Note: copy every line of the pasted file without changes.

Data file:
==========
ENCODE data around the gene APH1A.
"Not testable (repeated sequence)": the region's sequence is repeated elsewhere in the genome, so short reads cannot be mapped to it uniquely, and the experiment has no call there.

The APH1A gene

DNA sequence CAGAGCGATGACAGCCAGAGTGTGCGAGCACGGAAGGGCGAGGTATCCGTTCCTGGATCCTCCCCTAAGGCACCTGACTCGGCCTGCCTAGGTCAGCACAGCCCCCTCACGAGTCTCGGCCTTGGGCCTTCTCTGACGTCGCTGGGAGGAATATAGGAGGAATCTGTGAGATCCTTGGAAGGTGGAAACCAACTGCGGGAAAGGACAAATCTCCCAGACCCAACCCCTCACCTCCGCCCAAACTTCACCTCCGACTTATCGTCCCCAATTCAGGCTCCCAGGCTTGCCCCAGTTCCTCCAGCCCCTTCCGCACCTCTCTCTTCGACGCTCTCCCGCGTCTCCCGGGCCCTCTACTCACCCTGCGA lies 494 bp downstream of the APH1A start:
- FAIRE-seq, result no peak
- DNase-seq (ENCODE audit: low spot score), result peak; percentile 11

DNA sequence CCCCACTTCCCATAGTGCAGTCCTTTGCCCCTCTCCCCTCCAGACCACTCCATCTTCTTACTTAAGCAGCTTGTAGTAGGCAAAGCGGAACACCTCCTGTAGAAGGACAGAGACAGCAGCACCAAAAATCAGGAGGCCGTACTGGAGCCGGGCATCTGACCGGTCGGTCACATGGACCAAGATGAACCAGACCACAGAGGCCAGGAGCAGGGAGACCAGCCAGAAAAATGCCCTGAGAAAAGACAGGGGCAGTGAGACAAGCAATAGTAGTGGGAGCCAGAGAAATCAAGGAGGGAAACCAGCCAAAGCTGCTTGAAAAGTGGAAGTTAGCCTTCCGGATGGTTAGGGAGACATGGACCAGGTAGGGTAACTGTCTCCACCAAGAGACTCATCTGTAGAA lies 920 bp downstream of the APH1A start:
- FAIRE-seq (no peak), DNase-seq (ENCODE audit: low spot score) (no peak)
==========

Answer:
ENCODE data around the gene APH1A.
"Not testable (repeated sequence)": the region's sequence is repeated elsewhere in the genome, so short reads cannot be mapped to it uniquely, and the experiment has no call there.

The APH1A gene

DNA sequence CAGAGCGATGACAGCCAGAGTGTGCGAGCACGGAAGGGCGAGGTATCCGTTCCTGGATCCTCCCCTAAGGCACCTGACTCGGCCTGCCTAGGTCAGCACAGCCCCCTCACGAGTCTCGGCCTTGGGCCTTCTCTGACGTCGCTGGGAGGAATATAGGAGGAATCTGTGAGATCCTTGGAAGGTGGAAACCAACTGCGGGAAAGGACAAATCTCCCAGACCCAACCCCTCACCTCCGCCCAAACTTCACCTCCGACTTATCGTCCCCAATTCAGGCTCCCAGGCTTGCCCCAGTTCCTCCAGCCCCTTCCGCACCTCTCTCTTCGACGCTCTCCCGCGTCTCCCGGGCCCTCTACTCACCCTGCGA lies 494 bp downstream of the APH1A start:
- FAIRE-seq, result no peak
- DNase-seq (ENCODE audit: low spot score), result peak; percentile 11

DNA sequence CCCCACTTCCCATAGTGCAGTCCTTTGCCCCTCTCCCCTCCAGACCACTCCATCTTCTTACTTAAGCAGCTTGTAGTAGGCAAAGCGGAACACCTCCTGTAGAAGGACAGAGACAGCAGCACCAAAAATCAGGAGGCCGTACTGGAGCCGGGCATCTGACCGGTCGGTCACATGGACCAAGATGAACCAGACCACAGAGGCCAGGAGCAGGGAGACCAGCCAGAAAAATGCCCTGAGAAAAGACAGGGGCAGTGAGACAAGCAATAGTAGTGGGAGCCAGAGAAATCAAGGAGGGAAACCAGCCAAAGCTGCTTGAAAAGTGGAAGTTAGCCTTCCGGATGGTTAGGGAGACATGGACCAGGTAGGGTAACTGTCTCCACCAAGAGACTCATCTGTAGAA lies 920 bp downstream of the APH1A start:
- FAIRE-seq (no peak), DNase-seq (ENCODE audit: low spot score) (no peak)